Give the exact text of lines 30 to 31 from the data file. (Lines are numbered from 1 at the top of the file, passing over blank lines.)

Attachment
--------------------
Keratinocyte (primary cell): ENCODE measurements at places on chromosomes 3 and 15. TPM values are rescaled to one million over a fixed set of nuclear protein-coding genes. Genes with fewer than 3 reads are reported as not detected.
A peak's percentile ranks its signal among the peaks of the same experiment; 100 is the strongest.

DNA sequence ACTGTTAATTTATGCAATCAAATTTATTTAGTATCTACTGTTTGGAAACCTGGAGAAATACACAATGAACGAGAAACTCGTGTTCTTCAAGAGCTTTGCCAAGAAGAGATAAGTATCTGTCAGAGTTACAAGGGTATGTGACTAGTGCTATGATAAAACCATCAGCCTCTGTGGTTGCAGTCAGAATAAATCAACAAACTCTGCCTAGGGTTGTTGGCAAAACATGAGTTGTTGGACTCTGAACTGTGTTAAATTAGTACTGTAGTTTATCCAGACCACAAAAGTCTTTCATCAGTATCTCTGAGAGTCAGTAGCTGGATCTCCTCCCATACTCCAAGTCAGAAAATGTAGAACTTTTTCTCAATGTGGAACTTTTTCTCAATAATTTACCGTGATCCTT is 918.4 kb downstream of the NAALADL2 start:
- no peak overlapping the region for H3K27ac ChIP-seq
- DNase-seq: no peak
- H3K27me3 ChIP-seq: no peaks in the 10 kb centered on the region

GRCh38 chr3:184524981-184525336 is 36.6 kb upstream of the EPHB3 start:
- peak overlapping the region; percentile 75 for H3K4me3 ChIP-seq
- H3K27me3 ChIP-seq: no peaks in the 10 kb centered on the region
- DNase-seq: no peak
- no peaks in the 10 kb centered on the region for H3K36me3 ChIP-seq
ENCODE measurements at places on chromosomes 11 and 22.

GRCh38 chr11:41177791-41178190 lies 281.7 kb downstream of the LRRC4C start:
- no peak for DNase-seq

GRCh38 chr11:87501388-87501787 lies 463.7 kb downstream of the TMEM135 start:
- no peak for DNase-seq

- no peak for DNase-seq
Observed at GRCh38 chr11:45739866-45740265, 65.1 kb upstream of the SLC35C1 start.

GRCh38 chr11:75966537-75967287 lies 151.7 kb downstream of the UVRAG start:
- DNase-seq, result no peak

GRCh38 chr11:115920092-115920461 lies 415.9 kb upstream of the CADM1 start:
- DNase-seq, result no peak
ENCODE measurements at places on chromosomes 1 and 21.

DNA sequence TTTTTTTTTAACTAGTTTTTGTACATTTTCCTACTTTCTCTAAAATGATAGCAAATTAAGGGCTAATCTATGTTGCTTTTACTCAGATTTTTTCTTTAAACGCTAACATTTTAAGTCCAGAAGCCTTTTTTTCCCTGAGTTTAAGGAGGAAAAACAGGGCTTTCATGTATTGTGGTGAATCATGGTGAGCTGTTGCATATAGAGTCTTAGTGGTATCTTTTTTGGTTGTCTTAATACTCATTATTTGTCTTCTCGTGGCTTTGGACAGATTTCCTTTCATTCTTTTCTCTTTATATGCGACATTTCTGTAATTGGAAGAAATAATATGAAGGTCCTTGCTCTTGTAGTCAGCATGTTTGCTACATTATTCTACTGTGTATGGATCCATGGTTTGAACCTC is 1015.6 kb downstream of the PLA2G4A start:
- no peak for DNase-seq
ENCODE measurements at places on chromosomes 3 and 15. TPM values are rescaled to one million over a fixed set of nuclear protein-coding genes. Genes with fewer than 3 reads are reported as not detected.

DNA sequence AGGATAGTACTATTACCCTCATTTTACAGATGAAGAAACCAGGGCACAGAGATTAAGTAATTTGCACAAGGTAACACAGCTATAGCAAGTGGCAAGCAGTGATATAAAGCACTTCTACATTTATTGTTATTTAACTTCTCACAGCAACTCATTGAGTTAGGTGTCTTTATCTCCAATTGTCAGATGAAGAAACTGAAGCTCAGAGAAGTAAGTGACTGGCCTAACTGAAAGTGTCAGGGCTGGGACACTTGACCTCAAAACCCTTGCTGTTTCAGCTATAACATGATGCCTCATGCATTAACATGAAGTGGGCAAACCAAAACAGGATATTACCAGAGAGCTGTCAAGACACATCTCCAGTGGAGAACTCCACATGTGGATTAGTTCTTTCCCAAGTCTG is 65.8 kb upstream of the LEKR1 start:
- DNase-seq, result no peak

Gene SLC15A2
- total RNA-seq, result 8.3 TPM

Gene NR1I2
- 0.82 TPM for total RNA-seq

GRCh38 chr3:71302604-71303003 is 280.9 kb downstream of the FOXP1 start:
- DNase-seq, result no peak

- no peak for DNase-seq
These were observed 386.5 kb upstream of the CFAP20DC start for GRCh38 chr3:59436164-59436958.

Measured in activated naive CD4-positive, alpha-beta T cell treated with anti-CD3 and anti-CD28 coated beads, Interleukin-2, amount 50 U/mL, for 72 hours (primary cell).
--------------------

- total RNA-seq, result 8.3 TPM

Gene NR1I2